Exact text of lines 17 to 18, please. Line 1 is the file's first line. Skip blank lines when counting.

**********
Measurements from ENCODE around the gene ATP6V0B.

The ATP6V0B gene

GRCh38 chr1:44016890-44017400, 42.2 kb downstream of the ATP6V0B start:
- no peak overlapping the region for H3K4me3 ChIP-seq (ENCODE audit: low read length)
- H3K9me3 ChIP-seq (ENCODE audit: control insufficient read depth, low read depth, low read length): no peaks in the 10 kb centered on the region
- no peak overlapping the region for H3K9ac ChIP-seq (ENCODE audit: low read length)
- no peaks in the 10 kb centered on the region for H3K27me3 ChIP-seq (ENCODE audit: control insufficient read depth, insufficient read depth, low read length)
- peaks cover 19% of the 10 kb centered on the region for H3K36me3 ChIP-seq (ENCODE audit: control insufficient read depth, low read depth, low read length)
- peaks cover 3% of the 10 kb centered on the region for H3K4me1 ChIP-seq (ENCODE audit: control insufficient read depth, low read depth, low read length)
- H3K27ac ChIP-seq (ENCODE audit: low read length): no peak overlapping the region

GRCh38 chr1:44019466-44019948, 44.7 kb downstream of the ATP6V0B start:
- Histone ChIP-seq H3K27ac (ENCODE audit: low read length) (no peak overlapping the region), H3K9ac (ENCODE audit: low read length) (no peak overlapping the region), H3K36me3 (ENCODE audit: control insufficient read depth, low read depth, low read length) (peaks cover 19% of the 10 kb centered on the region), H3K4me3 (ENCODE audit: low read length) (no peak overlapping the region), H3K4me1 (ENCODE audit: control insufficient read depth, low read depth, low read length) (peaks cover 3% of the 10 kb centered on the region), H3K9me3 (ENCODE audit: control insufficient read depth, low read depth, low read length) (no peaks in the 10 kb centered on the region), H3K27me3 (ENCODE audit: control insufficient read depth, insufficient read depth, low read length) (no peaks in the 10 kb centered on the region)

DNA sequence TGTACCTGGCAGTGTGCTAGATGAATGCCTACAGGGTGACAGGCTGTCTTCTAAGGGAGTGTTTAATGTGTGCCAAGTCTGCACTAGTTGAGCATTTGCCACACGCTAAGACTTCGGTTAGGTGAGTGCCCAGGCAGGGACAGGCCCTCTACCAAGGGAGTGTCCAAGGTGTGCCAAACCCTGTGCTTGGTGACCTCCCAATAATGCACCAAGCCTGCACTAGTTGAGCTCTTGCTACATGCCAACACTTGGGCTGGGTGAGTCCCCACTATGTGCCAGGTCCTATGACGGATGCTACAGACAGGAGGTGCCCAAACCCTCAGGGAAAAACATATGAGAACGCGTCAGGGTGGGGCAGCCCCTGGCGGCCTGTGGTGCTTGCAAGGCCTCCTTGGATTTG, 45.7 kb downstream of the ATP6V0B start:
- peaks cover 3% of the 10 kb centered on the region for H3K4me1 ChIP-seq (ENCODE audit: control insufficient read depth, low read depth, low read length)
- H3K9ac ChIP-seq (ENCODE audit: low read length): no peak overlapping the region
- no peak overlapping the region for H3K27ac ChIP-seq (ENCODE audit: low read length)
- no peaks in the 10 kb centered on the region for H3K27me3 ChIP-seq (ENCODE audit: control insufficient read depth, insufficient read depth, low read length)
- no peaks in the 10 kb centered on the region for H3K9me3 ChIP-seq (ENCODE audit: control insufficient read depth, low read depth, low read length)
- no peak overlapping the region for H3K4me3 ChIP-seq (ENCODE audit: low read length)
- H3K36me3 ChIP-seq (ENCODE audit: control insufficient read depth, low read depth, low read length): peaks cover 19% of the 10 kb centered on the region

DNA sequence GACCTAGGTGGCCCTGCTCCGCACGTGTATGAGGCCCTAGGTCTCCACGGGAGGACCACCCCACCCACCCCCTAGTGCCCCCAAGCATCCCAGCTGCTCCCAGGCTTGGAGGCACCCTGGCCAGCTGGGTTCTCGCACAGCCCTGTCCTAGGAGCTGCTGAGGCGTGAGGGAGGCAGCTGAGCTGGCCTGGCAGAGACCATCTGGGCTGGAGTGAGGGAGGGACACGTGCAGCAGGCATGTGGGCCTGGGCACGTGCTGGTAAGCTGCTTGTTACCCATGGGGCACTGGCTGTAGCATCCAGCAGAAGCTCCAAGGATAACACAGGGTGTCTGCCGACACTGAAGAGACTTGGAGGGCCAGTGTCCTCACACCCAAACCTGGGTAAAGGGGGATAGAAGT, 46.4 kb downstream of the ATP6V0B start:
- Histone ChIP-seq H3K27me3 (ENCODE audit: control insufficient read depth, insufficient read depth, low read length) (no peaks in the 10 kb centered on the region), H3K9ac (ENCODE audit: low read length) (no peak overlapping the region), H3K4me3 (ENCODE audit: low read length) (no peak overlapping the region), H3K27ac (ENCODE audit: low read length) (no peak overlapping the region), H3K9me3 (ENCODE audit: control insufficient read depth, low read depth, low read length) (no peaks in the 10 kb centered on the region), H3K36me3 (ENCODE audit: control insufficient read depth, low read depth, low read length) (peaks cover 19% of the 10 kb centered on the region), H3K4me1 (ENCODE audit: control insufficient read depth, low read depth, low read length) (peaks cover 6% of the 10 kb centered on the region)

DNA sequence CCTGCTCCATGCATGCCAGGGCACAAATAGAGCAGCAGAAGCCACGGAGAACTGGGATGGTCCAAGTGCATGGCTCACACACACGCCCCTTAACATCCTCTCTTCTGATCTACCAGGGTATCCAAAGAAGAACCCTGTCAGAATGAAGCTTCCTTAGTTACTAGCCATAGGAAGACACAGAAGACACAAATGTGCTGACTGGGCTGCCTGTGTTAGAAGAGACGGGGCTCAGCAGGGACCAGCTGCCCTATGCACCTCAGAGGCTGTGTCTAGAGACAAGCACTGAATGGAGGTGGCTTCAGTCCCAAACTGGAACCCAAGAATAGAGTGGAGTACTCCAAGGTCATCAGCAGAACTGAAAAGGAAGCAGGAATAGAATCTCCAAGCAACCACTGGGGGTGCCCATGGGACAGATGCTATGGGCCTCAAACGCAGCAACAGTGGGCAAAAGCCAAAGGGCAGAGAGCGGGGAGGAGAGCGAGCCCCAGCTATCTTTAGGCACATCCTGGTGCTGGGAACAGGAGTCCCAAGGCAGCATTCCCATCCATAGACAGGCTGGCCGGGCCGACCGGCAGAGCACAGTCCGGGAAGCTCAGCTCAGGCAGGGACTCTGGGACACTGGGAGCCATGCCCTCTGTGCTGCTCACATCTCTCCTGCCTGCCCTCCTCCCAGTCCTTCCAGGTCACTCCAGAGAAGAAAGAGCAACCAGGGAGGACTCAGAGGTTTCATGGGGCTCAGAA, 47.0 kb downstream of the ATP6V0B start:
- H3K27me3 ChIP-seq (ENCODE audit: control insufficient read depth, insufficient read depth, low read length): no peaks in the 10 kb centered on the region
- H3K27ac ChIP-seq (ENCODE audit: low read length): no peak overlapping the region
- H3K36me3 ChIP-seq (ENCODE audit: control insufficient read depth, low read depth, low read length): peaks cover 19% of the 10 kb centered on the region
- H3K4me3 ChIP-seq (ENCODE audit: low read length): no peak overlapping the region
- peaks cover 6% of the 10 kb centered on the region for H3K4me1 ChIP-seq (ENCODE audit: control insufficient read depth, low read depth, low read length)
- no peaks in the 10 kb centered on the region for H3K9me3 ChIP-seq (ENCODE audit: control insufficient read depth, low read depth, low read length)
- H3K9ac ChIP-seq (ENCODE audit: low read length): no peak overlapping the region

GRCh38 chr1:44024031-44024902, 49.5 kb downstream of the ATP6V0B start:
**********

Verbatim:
- no peaks in the 10 kb centered on the region for H3K27me3 ChIP-seq (ENCODE audit: control insufficient read depth, insufficient read depth, low read length)
- no peaks in the 10 kb centered on the region for H3K9me3 ChIP-seq (ENCODE audit: control insufficient read depth, low read depth, low read length)